The Time Ann Hodges Was Hit by a Meteorite

C M Handler via Wikimedia Commons // CC BY-SA 3.0
C M Handler via Wikimedia Commons // CC BY-SA 3.0

If you think construction noise is a nap-destroying nuisance, you should check out the space rock that hit a sleeping woman in 1954.

Ann Hodges had settled onto the couch that afternoon with no awareness of the agent of chaos tearing through the heavens above her house. A larger-than-average meteorite was zipping toward our planet, crumbling as it fell. The fireball produced by the meteorite’s disintegration was so bright it could be seen by humans below in three different states. Most of the rock’s bulk was vaporized as it entered Earth’s atmosphere, but one bowling-ball-sized chunk survived and continued on its improbable course.

The scorching-hot rock crashed through the roof of Hodges’s home in Sylacauga, Alabama, then through her ceiling into her living room, bouncing off a large radio before slamming into her unconscious body. Astonishingly, 34-year-old Hodges survived the incident with minor injuries, including a heinous bruise on her waist. But the meteorite’s violent arrival was just the start.

Everyone wanted a piece of the space-struck housewife—Hodges made appearances in newspapers, LIFE magazine, and on TV game shows—but they also wanted a piece of the rock that struck her. Air Force intelligence seized the rock to make sure it wasn’t some sort of spy equipment. Geologists at the Smithsonian wanted to keep it for further study. Ann’s husband Hewlett saw the meteorite as a gold mine and decided to sell it.

Unfortunately, their landlord Bertie Guy had the same idea. The two took it to court, where Guy argued that any celestial object that fell on her property automatically belonged to her. The case became a battle of endurance. Eventually, the landlord lost, but not before the drawn-out legal process drove down the meteorite’s value. By the time the rock reverted to Ann and Hewlett's possession, nobody wanted to buy it. Ann began using it as a doorstop, and eventually donated it to the Alabama Museum of Natural History.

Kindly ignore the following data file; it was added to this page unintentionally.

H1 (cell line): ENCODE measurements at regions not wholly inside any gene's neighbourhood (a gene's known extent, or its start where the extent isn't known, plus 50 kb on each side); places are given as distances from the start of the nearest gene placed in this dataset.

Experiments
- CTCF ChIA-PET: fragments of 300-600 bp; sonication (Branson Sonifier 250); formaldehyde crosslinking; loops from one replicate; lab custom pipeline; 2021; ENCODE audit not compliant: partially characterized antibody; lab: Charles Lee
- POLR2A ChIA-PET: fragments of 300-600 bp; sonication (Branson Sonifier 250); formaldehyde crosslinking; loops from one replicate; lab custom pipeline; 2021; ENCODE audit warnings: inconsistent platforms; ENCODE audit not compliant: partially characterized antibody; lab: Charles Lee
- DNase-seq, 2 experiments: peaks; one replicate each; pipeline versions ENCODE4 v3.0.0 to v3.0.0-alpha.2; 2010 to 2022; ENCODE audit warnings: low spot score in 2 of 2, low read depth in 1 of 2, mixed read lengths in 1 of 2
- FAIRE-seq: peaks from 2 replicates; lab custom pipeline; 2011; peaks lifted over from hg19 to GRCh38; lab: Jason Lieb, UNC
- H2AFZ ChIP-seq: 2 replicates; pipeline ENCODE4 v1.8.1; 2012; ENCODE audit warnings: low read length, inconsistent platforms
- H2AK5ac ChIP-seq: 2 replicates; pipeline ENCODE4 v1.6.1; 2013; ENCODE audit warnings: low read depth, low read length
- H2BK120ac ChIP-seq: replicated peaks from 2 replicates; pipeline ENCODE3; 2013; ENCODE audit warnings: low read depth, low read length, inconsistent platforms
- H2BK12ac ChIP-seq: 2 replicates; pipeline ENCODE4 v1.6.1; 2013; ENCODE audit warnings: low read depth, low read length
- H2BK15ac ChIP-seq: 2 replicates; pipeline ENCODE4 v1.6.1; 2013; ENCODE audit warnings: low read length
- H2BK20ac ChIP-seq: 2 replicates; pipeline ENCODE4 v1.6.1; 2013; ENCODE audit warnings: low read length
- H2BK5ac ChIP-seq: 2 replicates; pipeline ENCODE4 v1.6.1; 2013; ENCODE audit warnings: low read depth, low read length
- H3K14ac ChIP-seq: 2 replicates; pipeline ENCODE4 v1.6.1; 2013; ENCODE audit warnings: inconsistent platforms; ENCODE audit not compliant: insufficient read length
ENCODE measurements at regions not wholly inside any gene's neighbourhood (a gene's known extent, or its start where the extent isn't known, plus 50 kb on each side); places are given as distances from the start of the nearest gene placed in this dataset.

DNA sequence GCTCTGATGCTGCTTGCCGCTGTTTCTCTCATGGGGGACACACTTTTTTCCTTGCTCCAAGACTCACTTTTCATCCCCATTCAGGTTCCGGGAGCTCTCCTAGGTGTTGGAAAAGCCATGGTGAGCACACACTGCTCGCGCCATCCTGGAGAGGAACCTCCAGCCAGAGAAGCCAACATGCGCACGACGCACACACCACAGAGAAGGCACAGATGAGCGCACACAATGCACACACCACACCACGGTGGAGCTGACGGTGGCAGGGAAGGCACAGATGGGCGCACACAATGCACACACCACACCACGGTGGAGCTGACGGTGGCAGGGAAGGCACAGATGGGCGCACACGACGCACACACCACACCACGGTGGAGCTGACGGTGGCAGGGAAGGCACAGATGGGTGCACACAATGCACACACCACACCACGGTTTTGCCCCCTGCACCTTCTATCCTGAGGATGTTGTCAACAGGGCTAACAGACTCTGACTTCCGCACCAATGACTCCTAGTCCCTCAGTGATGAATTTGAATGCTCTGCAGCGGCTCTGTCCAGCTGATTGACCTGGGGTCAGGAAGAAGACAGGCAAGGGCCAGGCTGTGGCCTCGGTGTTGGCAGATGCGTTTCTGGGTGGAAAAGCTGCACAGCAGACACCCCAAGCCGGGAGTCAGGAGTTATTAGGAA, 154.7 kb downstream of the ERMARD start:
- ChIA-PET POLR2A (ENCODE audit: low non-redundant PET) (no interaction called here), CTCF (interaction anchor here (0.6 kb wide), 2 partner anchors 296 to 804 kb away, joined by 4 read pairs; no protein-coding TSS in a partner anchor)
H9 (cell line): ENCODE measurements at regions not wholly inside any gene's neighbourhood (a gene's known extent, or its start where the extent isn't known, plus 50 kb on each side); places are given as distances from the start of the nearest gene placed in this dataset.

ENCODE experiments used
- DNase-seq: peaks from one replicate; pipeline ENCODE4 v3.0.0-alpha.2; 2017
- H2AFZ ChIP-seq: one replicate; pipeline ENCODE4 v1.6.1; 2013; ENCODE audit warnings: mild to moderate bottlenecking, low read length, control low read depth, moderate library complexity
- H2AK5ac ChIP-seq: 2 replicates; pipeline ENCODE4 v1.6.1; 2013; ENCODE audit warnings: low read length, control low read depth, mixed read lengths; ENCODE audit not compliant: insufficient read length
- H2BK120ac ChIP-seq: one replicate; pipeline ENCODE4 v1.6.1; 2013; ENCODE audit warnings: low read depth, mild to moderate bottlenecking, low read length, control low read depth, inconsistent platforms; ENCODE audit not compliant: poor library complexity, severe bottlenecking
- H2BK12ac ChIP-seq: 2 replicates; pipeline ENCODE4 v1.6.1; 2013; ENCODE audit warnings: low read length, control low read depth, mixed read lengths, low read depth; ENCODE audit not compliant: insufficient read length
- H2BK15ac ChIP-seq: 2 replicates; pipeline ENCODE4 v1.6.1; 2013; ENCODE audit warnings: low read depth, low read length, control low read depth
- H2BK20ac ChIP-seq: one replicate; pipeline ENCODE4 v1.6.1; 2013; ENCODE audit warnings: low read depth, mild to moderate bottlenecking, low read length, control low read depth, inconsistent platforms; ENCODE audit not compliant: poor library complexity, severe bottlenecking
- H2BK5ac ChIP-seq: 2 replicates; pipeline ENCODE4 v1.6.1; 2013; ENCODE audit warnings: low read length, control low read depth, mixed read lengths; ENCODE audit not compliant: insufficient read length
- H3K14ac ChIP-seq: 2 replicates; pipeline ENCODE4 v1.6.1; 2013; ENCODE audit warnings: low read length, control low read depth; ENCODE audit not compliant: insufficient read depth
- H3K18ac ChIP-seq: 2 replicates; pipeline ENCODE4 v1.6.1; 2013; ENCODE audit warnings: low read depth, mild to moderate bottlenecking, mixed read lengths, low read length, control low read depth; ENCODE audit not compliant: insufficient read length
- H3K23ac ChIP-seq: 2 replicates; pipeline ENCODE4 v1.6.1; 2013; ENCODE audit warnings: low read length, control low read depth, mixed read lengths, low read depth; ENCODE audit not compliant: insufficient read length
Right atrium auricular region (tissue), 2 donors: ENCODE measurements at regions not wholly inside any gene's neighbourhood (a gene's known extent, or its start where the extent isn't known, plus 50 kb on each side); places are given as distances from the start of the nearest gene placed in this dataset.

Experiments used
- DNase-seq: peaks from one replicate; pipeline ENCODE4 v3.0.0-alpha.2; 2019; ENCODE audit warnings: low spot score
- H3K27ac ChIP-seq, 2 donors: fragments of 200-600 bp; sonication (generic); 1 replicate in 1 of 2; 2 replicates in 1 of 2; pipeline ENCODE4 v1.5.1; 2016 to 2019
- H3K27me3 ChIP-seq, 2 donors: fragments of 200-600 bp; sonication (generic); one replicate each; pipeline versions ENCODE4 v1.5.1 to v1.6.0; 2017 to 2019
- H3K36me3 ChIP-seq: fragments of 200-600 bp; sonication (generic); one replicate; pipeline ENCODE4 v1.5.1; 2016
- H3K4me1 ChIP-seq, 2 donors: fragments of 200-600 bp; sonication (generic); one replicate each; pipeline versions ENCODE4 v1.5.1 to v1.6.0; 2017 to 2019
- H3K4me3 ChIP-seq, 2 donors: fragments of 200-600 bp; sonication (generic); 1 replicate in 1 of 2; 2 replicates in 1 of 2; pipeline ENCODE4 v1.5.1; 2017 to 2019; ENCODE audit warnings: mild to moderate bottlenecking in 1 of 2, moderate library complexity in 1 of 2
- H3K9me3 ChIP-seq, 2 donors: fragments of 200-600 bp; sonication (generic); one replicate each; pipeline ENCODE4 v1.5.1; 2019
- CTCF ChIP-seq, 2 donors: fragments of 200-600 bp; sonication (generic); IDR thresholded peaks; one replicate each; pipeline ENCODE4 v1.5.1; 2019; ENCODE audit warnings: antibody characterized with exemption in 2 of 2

The trauma of the incident, legal battles, and overwhelming media attention left their scars on Hodges long after her bruise had healed. She and her husband separated, citing the strain caused by the meteorite and saying they wished it had never happened. Ann fell ill and died just eight years later at the age of 52.

Hodges’s brush with space was, oddly enough, not the beginning nor the end of her home state’s relationship with meteorites. The jazz standard “Stars Fell on Alabama” was penned 20 years earlier in praise of an especially spectacular meteor shower. Six decades later, another meteorite rained debris not too far from the couple’s old home. If this story has a moral, it’s for Alabama residents: Please keep an eye on the sky. 

Save Up to 93 Percent on 8 Gaming Accessories and Enter to Win a Free Nintendo Switch Bundle

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The Nintendo Switch is one of the hottest video game consoles of the past few decades, with worldwide sales topping 55 million (that's more than the Super Nintendo and Nintendo 64, and it's only a few million behind the original NES). The problem with a console being so popular is that it's not always easy to spot one on store shelves. If you haven't had luck finding one in recent months, you can enter this contest to win your very own Nintendo Switch, along with a copy of Animal Crossing: New Horizons, a pair of Switch-compatible Logitech wireless headphones, and a $300 Nintendo gift card. Head here for more details.